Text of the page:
There are some seriously good ice cream outlets around the UK, nestled away in small market towns throughout the country. Growing up in Scotland, we would often take family trips to Giacopazzi’s in Milnathort, Fife, usually for a gigantic tub of vanilla, with raspberry sauce and ‘sprinkly bits’. More recently, during regular trips to Portugal, my fiancee and I have been blown away by the incredible gelato from Santini’s Gelati in Lisbon.

But before I get all giddy espousing the wonderful qualities of the white stuff I’d like to offer a caveat on some of the underlying issues of commercial ice cream production.

I think it is taken for granted that all ice creams are created equal. Not so. Much of the bulk ice cream packs found on our shelves in the UK, or from any Mr Whippy dispenser, are made with non-dairy fats like vegetable oil or palm oil. In other words, they contain no actual milk content whatsoever.

Added sweeteners, flavours and stabilisers have muddied the waters even further.

Ultimately, this bears little similarity to the real thing, other than the temperature. One could argue that this keeps costs down and prolongs the shelf life of the product but, for me, this compromises on the overall taste.

Therefore, I think we need to exercise due diligence to make sure we’re getting ‘proper’ ice cream as opposed to the cheap stuff that you often see dripping down a drain on a hot summers day.

On that bombshell, I’ve composed one incredible ice cream recipe below* which really does the stuff justice.

Alongside one further pudding recipe.

*ice cream maker not required. 

Pistachio ice cream with blueberries

Pistachio ice cream

Serves 1 – 2

Recipe for “no-churn Pistachio ice creeeam!”

courtesy of BakingMad.com –

Ingredients

  • 397ml condensed milk
  • 600ml double cream
  • 80g pistachio nuts, shelled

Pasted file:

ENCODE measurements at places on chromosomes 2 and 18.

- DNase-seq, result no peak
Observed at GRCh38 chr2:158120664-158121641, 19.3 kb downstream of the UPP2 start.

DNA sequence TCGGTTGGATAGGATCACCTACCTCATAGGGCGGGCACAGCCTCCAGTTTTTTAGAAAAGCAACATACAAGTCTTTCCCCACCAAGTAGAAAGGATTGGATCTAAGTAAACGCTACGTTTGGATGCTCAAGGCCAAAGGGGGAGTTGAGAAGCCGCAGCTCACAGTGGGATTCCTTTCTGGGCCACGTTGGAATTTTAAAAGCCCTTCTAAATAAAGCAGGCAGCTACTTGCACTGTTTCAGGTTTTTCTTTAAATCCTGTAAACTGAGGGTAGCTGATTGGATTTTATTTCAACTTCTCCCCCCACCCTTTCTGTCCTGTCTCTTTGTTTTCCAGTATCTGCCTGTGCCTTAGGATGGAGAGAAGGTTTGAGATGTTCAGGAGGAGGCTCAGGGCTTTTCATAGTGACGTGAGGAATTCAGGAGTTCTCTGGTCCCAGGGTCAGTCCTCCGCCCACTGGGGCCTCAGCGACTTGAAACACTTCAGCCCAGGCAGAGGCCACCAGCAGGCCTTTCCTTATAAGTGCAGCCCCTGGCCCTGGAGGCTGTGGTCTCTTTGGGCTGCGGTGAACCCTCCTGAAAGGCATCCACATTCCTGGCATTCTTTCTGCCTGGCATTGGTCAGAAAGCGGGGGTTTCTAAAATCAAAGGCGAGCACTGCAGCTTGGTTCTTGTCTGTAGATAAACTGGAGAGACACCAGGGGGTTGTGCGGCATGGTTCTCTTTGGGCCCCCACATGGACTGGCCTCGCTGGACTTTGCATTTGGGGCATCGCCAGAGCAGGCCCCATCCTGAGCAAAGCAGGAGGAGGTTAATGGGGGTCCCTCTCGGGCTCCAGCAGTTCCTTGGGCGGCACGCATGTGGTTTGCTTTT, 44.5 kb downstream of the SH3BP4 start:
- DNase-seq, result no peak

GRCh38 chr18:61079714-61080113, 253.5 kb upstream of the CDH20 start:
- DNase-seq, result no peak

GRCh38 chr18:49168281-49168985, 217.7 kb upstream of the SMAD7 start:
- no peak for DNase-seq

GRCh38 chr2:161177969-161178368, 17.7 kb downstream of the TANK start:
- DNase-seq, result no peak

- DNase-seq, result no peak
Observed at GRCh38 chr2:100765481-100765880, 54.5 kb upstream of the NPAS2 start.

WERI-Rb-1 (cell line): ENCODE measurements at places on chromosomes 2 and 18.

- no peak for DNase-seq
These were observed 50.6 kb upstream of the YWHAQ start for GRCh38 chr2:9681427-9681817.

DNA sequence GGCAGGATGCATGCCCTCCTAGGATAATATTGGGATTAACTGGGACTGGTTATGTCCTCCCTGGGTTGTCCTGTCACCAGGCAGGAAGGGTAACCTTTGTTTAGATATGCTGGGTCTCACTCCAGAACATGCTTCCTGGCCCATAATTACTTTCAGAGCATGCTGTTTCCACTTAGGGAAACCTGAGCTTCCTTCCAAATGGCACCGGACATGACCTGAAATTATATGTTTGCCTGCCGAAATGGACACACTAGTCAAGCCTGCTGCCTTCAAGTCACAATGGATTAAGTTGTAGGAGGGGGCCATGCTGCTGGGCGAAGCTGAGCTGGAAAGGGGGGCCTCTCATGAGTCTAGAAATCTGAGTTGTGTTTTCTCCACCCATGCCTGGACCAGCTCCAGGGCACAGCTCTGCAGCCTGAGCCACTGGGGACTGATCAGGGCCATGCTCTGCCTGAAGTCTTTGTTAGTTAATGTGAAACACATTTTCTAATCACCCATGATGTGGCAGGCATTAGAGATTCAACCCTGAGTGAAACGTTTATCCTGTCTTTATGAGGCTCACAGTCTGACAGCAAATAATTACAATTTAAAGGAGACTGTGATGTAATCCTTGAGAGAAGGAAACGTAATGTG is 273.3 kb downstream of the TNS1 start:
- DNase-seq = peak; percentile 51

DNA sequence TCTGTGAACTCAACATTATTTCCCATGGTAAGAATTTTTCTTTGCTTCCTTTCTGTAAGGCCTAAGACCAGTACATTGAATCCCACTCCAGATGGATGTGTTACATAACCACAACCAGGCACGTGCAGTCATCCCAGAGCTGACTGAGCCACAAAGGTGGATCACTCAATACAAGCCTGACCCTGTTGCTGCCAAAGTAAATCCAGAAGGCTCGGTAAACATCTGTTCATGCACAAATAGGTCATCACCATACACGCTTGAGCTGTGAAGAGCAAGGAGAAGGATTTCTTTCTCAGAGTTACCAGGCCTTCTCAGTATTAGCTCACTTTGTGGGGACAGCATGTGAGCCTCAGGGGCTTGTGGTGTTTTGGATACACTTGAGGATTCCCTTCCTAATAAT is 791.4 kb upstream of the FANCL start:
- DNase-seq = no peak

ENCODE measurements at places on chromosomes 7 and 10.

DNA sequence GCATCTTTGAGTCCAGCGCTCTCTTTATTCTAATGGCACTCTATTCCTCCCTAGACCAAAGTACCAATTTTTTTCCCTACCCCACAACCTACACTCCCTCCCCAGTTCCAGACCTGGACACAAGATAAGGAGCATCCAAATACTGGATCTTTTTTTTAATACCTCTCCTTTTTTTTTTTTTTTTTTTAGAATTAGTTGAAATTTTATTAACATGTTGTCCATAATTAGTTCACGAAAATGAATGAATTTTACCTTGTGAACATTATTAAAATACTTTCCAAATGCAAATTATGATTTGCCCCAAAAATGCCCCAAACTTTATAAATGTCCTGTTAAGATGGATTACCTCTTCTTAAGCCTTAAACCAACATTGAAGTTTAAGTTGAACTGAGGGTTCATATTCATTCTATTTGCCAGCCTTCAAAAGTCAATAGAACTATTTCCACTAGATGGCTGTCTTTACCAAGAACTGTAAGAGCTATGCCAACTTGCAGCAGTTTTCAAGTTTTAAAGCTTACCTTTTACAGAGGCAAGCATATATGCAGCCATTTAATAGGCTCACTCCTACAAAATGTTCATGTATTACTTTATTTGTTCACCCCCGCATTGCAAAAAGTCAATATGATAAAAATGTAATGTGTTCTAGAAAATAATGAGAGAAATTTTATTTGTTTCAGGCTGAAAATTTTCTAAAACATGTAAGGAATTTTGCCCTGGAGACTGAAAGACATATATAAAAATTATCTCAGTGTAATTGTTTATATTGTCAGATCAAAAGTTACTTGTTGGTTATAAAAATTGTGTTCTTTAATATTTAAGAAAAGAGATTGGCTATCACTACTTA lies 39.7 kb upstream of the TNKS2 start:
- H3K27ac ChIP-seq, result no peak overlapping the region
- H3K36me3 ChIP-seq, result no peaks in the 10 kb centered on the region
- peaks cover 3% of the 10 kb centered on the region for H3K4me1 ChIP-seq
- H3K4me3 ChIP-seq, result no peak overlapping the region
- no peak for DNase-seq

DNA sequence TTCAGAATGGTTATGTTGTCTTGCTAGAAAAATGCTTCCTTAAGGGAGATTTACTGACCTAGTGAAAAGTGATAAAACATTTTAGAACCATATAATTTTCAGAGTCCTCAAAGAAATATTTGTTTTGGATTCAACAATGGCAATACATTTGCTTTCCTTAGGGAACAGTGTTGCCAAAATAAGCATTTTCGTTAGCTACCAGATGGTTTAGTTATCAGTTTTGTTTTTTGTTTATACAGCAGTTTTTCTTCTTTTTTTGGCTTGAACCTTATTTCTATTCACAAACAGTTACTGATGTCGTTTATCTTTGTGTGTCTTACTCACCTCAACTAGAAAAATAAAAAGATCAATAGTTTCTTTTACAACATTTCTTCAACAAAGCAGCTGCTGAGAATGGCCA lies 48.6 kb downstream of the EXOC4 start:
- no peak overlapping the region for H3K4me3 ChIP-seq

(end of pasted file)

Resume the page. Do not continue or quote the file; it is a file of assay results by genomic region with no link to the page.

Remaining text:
• A small handful of blueberries

Directions

  • Place half of the pistachios in a food processor or spice grinder and process until fine. Roughly chop the remaining half. 
  • Place the double cream and condensed milk in a bowl with the ground pistachios and whisk until thick (an electric whisk would save time). 
  • Fold in the roughly chopped pistachios and place in a freezer proof container. 
  • Place in the freezer overnight.

Blueberry and lemon cheesecake

Lemon and blueberry cheesecake closeup

Hom, nom, nom!

Serves 4 -6

Ingredients

  • 200g all-butter shortbread, finely crushed
  • 75g ground almonds
  • 85g butter, melted

For the filling

  • 300g half fat cream cheese
  • 300g full fat cream cheese
  • 150g sugar
  • 250ml pot soured cream
  • 4 eggs, 2 egg yolks
  • zest and juice of 2 lemons
  • blueberries, to serve
  • 2 tbsp blueberry or raspberry jam

Directions

  • Preheat oven to 180C
  • To begin making this cheesecake recipe crush shortbread in a food processor, put into a bowl and add the almonds and melted butter.
  • Mix well, then press into base of the tin. Put in the fridge while you prepare the filling.
  • The filling is easy; just put all the ingredients into the food processor and blitz until well blended.
  • Put a double layer of foil around the tin, as you are going to bake the cheesecake in a water bath. Put the lined tin in a roasting tin, pour in the filling, then put it into the oven and pour around 2cm (¾in) boiling water from the kettle into the roasting tin. Bake for 1 hour, then turn off the oven and leave the cake to cool in the oven for 1 to 2 hours. Cover with clingfilm and place in the fridge overnight.
  • For the topping, cook the blueberries with a few spoons of water and the jam in a medium pan for about a minute.
  • Leave to cool before pouring on top of the cheesecake.